There were over 24,000 different types of devices running the Android OS in 2015, and this number has grown since then 😲. There are over 2B devices on the market according to Google.

Many companies like Samsung, Lenovo, Huawei, LG, and Google make phones, tablets, and laptops that run on the Android operating system. All these devices have different screen densities, sizes, resolutions, and aspect ratios.

In this article, I am going to do a deep dive into Android screen density and provide some guidance on how to design for such a huge diversity of screen densities. Having a firm grasp of this is critical in being able to create wireframes and designs in Sketch that can be implemented on actual devices (phones, tablets, laptops, TVs, wearables).

We are only going to look at phone screen densities, but the same concepts apply to tablets, TVs, and wearables running the Android OS.

Density

Density refers to how many pixels have been physically squeezed into a 1 inch x 1 inch area. In digital displays / screens like monitors, phones, and tablets, density measurement unit is PPI **(pixels-per-inch). For print (posters, magazines, and books) the unit of measurement is **DPI (dots-per-inch). However, in Android, PPI and DPI are used interchangeably, and the APIs and docs refer to density in DPI (not PPI).

If a screen has n PPI (or DPI) density then it means it contains that n pixels in a row and n pixels a column, for a 1 inch x 1 inch size of that screen.

The image above has 4 different densities: 20 PPI, 60 PPI, 120 PPI and 240 PPI. It’s easy to see that the more pixels per inch, the sharper the image 👍.

Density matters

It is important to understand how density works in order to to be able to:

  • Design your wireframes in 1x density in Sketch to make your life (and your developer’s life 😀) easier.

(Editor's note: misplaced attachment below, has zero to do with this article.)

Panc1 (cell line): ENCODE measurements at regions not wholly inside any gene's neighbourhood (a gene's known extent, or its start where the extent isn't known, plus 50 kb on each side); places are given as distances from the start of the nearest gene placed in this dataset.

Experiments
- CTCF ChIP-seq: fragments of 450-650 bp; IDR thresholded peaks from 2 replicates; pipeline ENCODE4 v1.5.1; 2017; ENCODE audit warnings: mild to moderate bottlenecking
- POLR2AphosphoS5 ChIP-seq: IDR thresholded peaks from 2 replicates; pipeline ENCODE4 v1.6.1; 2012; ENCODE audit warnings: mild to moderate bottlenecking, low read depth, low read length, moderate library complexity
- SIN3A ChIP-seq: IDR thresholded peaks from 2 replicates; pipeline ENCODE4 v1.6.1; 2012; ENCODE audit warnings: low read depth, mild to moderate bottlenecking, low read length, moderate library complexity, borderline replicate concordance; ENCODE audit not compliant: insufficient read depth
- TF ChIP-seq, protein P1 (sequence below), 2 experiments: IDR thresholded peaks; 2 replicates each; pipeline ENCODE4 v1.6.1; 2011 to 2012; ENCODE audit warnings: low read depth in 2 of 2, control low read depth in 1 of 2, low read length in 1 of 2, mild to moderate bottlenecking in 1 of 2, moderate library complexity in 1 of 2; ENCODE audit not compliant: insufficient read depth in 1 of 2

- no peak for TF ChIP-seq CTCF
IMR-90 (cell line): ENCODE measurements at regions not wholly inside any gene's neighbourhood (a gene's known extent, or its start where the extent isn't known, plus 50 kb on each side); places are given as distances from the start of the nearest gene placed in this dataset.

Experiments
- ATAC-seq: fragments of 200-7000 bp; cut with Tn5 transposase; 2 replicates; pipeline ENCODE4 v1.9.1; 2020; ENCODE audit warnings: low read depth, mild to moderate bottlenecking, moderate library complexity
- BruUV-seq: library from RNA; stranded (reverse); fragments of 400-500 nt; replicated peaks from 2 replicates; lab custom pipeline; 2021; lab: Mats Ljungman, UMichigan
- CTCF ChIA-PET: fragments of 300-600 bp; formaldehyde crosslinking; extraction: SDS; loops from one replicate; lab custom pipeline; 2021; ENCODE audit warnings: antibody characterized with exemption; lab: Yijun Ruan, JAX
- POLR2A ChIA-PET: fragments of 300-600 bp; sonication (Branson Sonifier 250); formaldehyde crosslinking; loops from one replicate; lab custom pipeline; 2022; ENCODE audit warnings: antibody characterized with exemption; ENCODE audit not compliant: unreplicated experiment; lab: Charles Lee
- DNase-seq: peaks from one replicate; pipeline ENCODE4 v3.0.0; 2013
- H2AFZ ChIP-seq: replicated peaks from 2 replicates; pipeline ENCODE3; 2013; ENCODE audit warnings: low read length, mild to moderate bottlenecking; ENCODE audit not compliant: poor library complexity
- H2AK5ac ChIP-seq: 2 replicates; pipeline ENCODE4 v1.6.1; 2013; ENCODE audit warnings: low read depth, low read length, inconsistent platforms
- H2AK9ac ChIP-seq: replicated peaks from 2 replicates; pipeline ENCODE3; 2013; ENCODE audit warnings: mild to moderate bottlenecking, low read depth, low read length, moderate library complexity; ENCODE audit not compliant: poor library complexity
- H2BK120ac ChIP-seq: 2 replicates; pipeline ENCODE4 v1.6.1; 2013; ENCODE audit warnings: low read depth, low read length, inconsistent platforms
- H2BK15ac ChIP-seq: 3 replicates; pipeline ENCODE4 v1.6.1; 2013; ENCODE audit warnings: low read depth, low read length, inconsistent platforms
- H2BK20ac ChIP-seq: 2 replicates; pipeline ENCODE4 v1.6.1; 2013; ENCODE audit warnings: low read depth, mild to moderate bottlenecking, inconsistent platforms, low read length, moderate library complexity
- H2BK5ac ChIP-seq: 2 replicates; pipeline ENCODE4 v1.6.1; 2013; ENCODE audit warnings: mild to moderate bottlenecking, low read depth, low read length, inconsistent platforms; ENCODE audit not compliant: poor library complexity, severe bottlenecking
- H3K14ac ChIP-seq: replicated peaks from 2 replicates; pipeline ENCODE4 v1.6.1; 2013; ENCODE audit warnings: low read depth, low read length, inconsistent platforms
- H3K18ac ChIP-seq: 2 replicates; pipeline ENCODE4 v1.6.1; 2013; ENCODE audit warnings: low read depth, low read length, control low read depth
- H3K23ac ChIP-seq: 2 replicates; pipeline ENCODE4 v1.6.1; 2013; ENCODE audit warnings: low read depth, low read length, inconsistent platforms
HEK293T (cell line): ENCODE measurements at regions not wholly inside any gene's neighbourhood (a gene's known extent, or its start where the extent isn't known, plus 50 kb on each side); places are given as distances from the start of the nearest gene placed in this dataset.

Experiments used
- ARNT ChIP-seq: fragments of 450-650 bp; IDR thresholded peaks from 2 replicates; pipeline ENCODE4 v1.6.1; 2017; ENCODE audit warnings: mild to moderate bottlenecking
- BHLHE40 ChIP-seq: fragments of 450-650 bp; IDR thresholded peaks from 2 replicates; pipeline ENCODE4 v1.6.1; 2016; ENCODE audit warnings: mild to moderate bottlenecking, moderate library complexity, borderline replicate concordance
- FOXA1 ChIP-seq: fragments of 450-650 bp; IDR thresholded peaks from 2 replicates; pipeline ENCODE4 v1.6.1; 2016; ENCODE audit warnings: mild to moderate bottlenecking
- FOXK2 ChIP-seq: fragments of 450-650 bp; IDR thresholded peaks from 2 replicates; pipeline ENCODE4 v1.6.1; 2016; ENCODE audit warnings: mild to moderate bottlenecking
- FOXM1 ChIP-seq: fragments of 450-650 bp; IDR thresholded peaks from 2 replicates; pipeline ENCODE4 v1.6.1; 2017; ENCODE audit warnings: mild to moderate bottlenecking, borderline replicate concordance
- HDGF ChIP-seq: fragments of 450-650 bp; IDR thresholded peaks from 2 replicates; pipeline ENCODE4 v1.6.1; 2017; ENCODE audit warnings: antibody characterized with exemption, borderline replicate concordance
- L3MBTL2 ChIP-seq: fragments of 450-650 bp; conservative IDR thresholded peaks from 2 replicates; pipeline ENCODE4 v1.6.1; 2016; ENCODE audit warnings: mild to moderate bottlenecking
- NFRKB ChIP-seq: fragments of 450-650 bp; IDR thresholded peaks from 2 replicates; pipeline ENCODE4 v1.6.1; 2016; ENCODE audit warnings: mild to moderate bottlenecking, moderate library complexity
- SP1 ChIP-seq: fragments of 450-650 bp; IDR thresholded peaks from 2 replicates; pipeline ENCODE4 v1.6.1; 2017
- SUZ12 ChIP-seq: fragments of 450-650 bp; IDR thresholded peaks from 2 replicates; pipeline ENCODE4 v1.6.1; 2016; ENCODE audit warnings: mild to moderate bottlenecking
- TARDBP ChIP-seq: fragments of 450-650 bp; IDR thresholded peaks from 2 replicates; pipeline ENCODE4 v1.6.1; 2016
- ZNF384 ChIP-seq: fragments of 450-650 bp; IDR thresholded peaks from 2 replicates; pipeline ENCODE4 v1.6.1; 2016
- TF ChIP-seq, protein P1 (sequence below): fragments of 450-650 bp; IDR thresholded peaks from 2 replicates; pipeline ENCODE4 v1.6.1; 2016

• Export bitmap images (icons, photos) in 5 different sizes. This ensures that they appear as sharp as possible devices with different screen densities. And to ensure that memory and CPU is used efficiently on phones (especially low-end hardware).

Images — Vector vs Bitmap

Bitmap images are often used for app icons, notification icons, backgrounds of components in the app, etc. This means that if you want to use bitmaps in your designs (which are going to be displayed on phone screens of various densities) that you would try and provide the highest resolution bitmap possible right? Unfortunately, it is not that simple. 😔

Ideally, you would want to create assets as SVGs in Sketch, and that will ensure that they are “density independent”. Unlike bitmap images, SVGs can “scale” to fit any size screen of any density.

  • SVGs files actually contain a set of instructions that tell Android how to accurately paint an image on a screen of any size or density.
  • Bitmaps are “fixed” size and resolution, meaning that the number of pixels are fixed in every bitmap.

If you create vector graphics assets in Sketch this means that the developer will be able to take them and use Android Studio to generate vector drawables (in XML) that they can use in their code. Vector graphics can scale to any size without losing image sharpness and they tend to be very compact in size as well.

Let’s say you have a 100x100 px bitmap. This image will appear much smaller on a high-density screen than on a low-density screen. SVG images, on the other hand, will look “right” no matter what the screen size / density. Bitmaps lose quality when you upsample them, but they don’t when you downsample them.